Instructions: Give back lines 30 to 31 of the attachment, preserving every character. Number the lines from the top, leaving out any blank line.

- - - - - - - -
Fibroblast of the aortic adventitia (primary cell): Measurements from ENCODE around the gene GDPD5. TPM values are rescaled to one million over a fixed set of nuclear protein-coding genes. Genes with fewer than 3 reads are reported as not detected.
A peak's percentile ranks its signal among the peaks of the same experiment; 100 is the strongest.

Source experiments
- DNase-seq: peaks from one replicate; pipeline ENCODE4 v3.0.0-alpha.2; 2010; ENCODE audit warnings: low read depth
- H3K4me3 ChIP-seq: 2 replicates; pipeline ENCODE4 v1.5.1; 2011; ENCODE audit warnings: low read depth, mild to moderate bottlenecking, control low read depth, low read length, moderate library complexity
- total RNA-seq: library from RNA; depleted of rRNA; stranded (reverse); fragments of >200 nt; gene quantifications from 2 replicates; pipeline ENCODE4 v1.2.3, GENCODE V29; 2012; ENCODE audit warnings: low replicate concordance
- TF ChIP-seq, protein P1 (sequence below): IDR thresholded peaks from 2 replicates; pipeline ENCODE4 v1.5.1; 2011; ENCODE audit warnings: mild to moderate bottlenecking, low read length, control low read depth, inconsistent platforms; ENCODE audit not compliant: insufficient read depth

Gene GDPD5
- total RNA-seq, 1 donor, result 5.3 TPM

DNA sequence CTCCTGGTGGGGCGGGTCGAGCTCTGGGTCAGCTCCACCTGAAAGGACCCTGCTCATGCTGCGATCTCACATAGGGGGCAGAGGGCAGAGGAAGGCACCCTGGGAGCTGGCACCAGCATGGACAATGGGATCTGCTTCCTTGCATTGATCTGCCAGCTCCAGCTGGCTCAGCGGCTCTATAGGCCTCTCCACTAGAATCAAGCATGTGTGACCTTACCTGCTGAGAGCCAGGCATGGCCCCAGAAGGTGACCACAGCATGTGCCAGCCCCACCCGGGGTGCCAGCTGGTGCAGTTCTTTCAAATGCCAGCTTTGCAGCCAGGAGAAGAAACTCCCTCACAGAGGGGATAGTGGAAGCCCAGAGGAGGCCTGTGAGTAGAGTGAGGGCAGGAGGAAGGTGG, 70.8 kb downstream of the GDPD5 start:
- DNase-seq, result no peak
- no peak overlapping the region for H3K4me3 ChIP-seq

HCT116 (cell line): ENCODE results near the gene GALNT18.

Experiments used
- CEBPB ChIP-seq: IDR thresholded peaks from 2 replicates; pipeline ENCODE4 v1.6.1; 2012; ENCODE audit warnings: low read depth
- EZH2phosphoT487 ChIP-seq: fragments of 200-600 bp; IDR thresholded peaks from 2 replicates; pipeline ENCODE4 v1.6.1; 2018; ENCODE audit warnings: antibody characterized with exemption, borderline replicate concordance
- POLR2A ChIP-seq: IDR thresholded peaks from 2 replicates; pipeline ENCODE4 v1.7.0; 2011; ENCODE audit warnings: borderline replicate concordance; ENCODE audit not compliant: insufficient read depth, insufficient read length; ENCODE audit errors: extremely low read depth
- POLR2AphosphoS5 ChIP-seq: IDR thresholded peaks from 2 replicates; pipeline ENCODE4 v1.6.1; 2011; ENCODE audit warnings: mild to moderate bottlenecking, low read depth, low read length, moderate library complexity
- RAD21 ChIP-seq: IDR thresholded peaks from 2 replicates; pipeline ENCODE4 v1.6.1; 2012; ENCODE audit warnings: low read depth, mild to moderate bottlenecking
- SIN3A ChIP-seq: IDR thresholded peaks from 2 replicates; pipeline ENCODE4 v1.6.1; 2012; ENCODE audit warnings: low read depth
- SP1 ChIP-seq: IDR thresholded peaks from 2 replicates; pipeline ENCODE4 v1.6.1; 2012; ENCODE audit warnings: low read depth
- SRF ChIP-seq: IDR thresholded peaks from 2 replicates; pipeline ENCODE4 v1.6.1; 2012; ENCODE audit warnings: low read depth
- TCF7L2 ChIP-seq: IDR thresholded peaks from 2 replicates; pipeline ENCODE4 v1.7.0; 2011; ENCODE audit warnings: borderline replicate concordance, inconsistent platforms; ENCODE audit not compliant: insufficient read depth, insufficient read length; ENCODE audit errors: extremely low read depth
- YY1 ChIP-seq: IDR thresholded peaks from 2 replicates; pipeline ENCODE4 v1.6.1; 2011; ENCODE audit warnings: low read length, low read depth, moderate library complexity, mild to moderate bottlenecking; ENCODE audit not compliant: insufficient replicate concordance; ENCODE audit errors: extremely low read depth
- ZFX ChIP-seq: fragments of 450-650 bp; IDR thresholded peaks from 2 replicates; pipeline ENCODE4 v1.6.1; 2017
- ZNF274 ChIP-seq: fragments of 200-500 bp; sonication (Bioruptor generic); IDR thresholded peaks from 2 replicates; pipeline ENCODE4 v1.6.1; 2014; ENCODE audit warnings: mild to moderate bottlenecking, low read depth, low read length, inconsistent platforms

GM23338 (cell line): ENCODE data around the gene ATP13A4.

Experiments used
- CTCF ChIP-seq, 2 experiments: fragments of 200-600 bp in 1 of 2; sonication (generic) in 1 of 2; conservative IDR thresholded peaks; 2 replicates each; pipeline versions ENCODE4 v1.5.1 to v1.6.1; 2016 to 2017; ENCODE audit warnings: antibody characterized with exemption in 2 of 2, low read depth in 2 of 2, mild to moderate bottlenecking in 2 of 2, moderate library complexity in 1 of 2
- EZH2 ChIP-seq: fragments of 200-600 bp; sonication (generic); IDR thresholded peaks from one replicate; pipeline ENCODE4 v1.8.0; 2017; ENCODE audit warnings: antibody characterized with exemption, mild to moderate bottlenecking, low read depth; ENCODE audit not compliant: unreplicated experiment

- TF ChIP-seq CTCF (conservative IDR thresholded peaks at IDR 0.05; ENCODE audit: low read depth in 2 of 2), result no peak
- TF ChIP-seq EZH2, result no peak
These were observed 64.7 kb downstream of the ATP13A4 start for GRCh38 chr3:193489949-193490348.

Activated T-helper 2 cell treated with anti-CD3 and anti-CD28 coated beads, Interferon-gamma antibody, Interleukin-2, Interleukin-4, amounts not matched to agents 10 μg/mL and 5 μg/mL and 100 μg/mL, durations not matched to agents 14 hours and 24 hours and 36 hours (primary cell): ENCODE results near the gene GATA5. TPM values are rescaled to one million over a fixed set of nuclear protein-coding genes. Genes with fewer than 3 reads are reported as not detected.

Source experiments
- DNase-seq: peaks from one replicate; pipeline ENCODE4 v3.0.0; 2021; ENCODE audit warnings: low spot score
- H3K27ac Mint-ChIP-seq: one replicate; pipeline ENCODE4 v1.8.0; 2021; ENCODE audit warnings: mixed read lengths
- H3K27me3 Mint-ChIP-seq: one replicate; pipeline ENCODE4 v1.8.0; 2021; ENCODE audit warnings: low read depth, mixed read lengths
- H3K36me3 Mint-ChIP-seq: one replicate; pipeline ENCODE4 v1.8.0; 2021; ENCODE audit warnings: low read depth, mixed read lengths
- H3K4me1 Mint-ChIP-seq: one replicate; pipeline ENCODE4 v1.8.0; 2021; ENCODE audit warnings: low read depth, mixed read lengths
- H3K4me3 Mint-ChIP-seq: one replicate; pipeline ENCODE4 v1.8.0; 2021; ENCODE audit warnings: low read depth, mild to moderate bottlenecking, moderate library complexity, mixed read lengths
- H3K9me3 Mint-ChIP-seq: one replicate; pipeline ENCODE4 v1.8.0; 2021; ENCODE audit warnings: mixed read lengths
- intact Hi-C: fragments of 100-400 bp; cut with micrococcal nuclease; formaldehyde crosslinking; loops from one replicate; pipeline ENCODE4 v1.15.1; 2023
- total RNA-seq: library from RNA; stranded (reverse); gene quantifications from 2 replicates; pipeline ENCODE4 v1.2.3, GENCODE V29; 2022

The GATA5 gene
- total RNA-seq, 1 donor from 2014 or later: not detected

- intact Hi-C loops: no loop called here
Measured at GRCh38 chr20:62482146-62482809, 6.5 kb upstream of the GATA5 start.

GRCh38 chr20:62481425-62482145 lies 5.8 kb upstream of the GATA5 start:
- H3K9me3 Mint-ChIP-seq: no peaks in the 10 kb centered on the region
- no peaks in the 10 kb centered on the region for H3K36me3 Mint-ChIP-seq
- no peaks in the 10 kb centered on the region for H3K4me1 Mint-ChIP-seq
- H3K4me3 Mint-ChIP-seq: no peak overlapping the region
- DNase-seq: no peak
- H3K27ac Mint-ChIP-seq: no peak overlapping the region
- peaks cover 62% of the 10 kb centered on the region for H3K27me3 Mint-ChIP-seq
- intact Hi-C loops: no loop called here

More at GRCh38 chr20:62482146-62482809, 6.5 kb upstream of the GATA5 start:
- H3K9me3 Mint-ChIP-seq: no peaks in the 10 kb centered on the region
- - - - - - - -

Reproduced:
- EZH2 ChIP-seq: fragments of 200-600 bp; sonication (generic); IDR thresholded peaks from one replicate; pipeline ENCODE4 v1.8.0; 2017; ENCODE audit warnings: antibody characterized with exemption, mild to moderate bottlenecking, low read depth; ENCODE audit not compliant: unreplicated experiment

- TF ChIP-seq CTCF (conservative IDR thresholded peaks at IDR 0.05; ENCODE audit: low read depth in 2 of 2), result no peak